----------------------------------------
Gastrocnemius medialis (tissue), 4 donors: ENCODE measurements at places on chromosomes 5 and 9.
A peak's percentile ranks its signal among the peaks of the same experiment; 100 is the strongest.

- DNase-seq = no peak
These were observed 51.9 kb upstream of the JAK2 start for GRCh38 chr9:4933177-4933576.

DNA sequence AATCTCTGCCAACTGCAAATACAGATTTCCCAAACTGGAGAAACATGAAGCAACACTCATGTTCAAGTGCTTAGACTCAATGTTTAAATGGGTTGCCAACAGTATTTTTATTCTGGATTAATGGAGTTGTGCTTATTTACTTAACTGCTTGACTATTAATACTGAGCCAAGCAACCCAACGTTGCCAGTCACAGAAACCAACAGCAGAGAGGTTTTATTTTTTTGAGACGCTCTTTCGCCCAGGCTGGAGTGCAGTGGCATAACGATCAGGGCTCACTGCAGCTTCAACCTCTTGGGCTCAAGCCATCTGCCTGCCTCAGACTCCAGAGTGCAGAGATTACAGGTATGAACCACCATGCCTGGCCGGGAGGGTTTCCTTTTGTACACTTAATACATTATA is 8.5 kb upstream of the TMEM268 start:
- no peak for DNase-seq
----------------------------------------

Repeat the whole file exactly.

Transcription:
Gastrocnemius medialis (tissue), 4 donors: ENCODE measurements at places on chromosomes 5 and 9.
A peak's percentile ranks its signal among the peaks of the same experiment; 100 is the strongest.

- DNase-seq = no peak
These were observed 51.9 kb upstream of the JAK2 start for GRCh38 chr9:4933177-4933576.

DNA sequence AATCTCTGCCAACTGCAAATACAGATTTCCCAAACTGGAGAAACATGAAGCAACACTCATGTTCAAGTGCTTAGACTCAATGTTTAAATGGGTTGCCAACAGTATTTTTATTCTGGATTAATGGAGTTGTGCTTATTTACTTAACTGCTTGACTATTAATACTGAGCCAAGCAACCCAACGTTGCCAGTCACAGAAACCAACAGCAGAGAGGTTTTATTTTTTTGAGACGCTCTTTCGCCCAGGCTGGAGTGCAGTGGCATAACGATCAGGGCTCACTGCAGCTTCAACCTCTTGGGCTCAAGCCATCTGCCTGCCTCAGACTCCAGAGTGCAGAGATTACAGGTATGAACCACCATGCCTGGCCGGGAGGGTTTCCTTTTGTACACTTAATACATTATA is 8.5 kb upstream of the TMEM268 start:
- no peak for DNase-seq